On March 11, a 9.0 magnitude earthquake hit Japan and caused tremendous damage to Japan. The earthquake sparked off a 30-foot tsunami within an hour, which only compounded the, already extensive, damage to the country. One of the greatest fears was the potential of a nuclear fall out. Specifically, the Fukushima Daiichi power plant was in question. The nuclear plant in Fukushima had six nuclear reactors, and three out of six of them were in critical state – possibly melting down. The potential of radiation damage spread panic and fear, not only within Japan, but also around the world.
Although nuclear power plants have an enormous risk factor, their benefits are greater – or almost as great. Nuclear plants are a means to produce large amounts of energy, in an environmentally friendly manner. However, the potential for disaster is also present. We have seen this throughout history, with the Chernobyl and Three Mile Island disaster. Nonetheless, we continue to use nuclear energy. This is due to the fact that there is a global safety standard and there are several precautionary measures in place to minimize the damage and potential for fail. If there are so many precautions and safety nets, this gives rise to the question: “What went wrong in Japan then?”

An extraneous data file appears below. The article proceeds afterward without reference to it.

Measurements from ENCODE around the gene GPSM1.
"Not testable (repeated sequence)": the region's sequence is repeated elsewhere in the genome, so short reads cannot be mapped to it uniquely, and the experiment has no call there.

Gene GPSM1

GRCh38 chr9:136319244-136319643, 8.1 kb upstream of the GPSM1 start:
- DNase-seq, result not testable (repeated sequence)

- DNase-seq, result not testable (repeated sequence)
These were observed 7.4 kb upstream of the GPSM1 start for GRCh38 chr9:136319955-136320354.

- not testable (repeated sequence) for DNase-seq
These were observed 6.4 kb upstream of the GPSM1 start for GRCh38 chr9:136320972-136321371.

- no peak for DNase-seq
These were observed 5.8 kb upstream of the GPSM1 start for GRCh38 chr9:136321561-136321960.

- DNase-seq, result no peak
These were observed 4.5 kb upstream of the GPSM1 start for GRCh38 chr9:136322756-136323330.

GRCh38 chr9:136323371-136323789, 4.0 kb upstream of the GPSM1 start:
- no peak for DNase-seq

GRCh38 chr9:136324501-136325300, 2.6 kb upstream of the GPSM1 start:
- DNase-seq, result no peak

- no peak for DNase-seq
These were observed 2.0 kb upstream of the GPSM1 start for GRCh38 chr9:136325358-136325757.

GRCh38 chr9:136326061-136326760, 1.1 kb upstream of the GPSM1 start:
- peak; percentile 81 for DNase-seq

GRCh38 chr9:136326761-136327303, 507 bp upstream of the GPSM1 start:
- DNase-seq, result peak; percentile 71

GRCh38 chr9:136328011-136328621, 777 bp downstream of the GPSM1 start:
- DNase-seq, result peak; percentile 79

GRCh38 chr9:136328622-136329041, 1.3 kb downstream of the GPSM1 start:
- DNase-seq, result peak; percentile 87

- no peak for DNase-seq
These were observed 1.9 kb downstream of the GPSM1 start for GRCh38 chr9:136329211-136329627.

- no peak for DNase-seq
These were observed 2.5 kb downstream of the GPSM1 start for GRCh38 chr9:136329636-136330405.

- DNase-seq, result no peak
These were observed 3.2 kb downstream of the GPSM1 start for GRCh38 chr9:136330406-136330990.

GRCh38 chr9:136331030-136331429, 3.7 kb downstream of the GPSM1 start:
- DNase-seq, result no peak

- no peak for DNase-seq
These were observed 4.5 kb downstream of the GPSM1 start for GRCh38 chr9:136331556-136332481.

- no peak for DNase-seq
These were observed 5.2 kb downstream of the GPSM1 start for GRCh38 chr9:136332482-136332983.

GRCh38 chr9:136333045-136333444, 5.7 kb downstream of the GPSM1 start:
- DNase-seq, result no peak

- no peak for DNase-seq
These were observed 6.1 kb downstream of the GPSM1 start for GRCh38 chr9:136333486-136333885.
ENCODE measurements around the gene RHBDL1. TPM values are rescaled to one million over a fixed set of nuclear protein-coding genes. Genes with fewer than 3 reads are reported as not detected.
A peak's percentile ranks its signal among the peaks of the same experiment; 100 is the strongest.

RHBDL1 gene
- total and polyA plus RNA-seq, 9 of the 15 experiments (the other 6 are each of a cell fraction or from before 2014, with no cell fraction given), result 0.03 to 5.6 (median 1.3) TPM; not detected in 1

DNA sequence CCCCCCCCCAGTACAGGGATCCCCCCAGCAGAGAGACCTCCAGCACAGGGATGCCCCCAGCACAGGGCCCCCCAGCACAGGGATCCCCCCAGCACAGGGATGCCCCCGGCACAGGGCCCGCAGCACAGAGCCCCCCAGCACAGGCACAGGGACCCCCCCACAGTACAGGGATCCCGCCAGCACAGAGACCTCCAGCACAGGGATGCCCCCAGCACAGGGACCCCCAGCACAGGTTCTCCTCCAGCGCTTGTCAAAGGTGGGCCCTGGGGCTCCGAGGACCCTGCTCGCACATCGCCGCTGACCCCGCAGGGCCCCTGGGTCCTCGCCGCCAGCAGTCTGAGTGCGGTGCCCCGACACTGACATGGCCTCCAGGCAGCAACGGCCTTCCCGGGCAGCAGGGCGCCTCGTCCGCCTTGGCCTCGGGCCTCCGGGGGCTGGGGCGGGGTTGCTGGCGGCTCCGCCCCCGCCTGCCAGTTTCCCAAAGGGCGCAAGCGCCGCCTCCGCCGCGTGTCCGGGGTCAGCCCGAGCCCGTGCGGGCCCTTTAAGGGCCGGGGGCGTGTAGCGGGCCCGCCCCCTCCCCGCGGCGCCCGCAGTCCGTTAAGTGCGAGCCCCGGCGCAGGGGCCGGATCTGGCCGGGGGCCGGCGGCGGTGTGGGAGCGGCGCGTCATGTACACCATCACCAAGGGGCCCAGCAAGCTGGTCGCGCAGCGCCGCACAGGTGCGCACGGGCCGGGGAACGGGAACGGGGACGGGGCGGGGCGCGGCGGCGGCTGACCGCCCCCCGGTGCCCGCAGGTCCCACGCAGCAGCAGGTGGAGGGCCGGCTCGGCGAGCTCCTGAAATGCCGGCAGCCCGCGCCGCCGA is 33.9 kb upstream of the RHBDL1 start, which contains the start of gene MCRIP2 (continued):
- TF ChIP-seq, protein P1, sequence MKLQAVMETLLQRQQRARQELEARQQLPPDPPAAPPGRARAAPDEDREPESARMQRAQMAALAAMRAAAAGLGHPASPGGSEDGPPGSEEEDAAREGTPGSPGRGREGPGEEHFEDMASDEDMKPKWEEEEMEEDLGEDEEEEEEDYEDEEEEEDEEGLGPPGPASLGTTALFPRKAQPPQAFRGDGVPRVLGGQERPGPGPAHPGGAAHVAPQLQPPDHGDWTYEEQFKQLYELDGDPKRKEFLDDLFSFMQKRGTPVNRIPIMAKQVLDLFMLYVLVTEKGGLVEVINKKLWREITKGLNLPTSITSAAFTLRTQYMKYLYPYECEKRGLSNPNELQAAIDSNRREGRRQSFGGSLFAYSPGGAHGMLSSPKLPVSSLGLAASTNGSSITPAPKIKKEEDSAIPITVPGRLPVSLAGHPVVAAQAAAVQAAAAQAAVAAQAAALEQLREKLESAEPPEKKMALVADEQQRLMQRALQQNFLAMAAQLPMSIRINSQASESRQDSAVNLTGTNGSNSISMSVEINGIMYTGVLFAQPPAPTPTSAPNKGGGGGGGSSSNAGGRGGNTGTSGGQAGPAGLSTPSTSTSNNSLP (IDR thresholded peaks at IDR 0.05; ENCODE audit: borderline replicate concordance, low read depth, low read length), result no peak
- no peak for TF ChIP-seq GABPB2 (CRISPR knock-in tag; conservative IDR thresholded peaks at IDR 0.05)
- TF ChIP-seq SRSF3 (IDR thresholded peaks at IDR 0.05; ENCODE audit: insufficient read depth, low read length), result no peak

There are several aspects to why the disaster happened in Japan. One of the most prominent one is the fact that the reactors that failed in Japan were Mark 1 boiling water reactors designed by General Electric in the 1960’s. This is one of the earlier and primitive reactor designs, in which the uranium fuel boils water that directly turns the steam turbine. Although effective, this design was later replaced by pressurized water reactors. Safety concerns surrounding the Mark 1 design, in particular, regarding the cooling system were the reason why these designs were quickly replaced. As we have seen, those safety concerns turned into safety failures in Japan.
The main flaw with nuclear reactor systems is...
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